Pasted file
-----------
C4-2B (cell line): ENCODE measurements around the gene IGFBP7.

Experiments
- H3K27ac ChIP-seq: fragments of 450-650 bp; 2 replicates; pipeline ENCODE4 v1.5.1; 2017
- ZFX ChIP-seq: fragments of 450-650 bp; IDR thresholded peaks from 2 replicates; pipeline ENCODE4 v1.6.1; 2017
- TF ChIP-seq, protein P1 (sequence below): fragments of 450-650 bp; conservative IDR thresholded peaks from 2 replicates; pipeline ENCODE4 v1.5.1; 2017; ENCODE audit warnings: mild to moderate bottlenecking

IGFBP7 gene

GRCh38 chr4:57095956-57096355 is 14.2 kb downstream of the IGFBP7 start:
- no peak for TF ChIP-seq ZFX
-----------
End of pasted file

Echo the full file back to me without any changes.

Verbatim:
C4-2B (cell line): ENCODE measurements around the gene IGFBP7.

Experiments
- H3K27ac ChIP-seq: fragments of 450-650 bp; 2 replicates; pipeline ENCODE4 v1.5.1; 2017
- ZFX ChIP-seq: fragments of 450-650 bp; IDR thresholded peaks from 2 replicates; pipeline ENCODE4 v1.6.1; 2017
- TF ChIP-seq, protein P1 (sequence below): fragments of 450-650 bp; conservative IDR thresholded peaks from 2 replicates; pipeline ENCODE4 v1.5.1; 2017; ENCODE audit warnings: mild to moderate bottlenecking

IGFBP7 gene

GRCh38 chr4:57095956-57096355 is 14.2 kb downstream of the IGFBP7 start:
- no peak for TF ChIP-seq ZFX